Most of the student performance data in the Digest are drawn from the National Assessment of Educational Progress (NAEP). The NAEP assessments have been conducted using three basic designs: the national main NAEP, state NAEP, and long-term trend NAEP. The national main NAEP and state NAEP provide current information about student performance in a variety of subjects, while long-term trend NAEP provides information on performance since the early 1970s in reading and mathematics only. Results from long-term trend NAEP are included in the discussion in chapter 2 of the Digest, while the information in this Introduction includes only results from the national main and state NAEP.
The main NAEP reports current information for the nation and specific geographic regions of the country. The assessment program includes students drawn from both public and nonpublic schools and reports results for student achievement at grades 4, 8, and 12. The main NAEP assessments follow the frameworks developed by the National Assessment Governing Board and use the latest advances in assessment methodology. The state NAEP is identical in content to the national main NAEP, but the state NAEP reports information only for public school students. Chapter 2 presents more information on the NAEP designs and methodology, and additional details appear in Appendix A: Guide to Sources.
Reported on a scale of 0 to 500, national average reading scores of 4th- and 8th-graders were higher in 2007 than in 1992, by 4 and 3 points, respectively (table 123). These 2007 scores were also higher than the 2005 scores. The reading score of 12th-graders was 6 points lower in 2005 (the most recent assessment year for grade 12) than in 1992. In the most recent assessment, females at each grade level outscored their male counterparts. For example, 12th-grade females scored 13 points higher than males in 2005. Average scores were higher in 2007 than in 1992 for White, Black, Hispanic, and Asian/Pacific Islander 4th-graders (ranging from 6 to 16 points) and for White, Black, and Hispanic 8th-graders (ranging from 5 to 7 points), while scores were lower in 2005 than in 1992 for White, Black, and Hispanic 12th-graders (ranging from 5 to 7 points).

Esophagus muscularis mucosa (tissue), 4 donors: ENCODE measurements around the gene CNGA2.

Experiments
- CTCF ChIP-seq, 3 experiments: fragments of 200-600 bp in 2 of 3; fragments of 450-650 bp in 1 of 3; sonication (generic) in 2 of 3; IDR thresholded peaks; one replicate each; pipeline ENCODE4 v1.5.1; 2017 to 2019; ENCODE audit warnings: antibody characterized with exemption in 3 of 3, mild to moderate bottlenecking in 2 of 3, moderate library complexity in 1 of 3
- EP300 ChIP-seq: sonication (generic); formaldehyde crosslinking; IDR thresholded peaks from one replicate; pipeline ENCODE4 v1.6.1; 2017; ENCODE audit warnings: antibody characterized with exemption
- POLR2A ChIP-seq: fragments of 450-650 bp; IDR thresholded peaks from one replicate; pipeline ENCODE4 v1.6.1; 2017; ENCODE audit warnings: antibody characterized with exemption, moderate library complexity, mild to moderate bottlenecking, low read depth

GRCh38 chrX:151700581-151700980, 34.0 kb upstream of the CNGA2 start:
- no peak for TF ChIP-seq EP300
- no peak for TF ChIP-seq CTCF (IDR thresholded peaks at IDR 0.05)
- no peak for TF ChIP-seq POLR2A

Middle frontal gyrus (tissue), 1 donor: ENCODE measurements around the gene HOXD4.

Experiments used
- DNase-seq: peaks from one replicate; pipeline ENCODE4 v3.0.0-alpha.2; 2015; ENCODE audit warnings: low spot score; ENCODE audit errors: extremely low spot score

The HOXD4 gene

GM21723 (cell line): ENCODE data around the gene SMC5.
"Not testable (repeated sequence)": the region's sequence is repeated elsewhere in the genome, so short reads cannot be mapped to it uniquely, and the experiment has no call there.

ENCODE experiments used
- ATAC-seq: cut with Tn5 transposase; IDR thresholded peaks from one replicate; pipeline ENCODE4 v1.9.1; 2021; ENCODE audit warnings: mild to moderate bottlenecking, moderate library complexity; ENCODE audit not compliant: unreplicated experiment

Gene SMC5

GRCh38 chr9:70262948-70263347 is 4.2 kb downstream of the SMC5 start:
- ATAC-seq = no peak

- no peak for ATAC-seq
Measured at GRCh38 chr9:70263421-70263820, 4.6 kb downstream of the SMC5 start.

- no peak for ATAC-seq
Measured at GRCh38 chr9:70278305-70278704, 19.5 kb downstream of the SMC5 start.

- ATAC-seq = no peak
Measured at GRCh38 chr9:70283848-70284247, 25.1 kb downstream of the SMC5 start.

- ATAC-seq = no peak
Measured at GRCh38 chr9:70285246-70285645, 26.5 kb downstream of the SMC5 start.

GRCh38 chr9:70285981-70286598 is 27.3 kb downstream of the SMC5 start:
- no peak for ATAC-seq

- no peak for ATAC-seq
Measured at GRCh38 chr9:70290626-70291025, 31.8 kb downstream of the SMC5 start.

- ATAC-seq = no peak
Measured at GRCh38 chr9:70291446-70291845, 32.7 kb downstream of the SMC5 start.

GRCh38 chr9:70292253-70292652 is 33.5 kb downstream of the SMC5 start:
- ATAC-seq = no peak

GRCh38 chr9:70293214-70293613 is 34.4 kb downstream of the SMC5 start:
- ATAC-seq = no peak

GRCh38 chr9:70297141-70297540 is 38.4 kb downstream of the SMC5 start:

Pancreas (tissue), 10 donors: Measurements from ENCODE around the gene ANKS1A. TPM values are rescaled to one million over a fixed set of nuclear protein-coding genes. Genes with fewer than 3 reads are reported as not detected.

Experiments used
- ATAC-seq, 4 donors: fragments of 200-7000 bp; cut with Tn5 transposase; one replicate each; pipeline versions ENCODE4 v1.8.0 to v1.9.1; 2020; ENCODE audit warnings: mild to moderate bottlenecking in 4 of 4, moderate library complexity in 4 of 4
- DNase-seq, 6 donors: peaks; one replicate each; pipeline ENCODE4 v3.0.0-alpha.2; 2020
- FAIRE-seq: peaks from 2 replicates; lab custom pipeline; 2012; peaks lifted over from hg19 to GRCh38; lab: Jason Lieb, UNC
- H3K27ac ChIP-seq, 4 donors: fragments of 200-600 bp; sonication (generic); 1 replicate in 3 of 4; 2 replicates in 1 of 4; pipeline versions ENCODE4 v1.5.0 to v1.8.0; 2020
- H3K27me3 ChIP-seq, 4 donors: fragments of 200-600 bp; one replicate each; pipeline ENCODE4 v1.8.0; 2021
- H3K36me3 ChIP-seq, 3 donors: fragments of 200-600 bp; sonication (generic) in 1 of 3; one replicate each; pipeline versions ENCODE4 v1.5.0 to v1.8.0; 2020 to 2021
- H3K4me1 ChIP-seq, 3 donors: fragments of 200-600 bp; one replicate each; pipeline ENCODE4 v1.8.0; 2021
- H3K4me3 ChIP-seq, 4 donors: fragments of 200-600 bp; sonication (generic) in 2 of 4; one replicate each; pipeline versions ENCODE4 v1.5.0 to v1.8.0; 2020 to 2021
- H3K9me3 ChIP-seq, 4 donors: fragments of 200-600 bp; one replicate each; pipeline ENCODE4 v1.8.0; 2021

The 2007 main NAEP reading assessment of states found that the average reading proficiency of public school 4th- and 8th-graders varied across participating jurisdictions (the 50 states, the Department of Defense overseas and domestic schools, and the District of Columbia). For 4th-graders in public schools, the U.S. average score was 220, with average scores in participating jurisdictions ranging from 197 in the District of Columbia to 236 in Massachusetts (table 121). For 8th-graders in public schools, the U.S. average score was 261, with average scores in participating jurisdictions ranging from 241 in the District of Columbia to 273 in the Department of Defense schools, Massachusetts, and Vermont (table 122).
From 1990 to 2007, average NAEP mathematics scores increased 27 points for 4th-graders and 19 points for 8th-graders (table 136). (NAEP mathematics scores are reported on a scale of 0 to 500.) Increases in scores were seen for both males and females and for most racial/ethnic groups. Both male and female 4th- and 8th-graders scored higher in 2007 than in any of the previous assessments. In 2007, at each grade, males outscored females by 2 points; these score gaps were not measurably different from the gaps in either 2005 or 1990. At grade 4, average scores in 2007 for White, Black, Hispanic, and Asian/Pacific Islander students were higher than the scores in any of the previous assessments. Although the score for American Indian/Alaska Native 4th-graders increased over time, there was no measurable difference between their 2005 and 2007 scores. At grade 8, average scores in 2007 for White, Black, and Hispanic students were higher than in any of the previous assessments. The average score for 8th-grade Asian/Pacific Islander students was higher in 2007 than in 1990, but not measurably different from their 2005 score. No measurable differences were detected in the scores for American Indian/Alaska Native 8th-graders over the assessment years.
The 2007 main NAEP assessment of states found that the average mathematics proficiency of public school 4th- and 8th-graders varied across participating jurisdictions (the 50 states, the Department of Defense overseas and domestic schools, and the District of Columbia). For 4th-graders in public schools, the U.S. average score was 239, with average scores in participating jurisdictions ranging from 214 in the District of Columbia to 252 in Massachusetts (table 134). For 8th-graders in public schools, the U.S. average score was 280, with average scores in participating jurisdictions ranging from 248 in the District of Columbia to 298 in Massachusetts (table 135).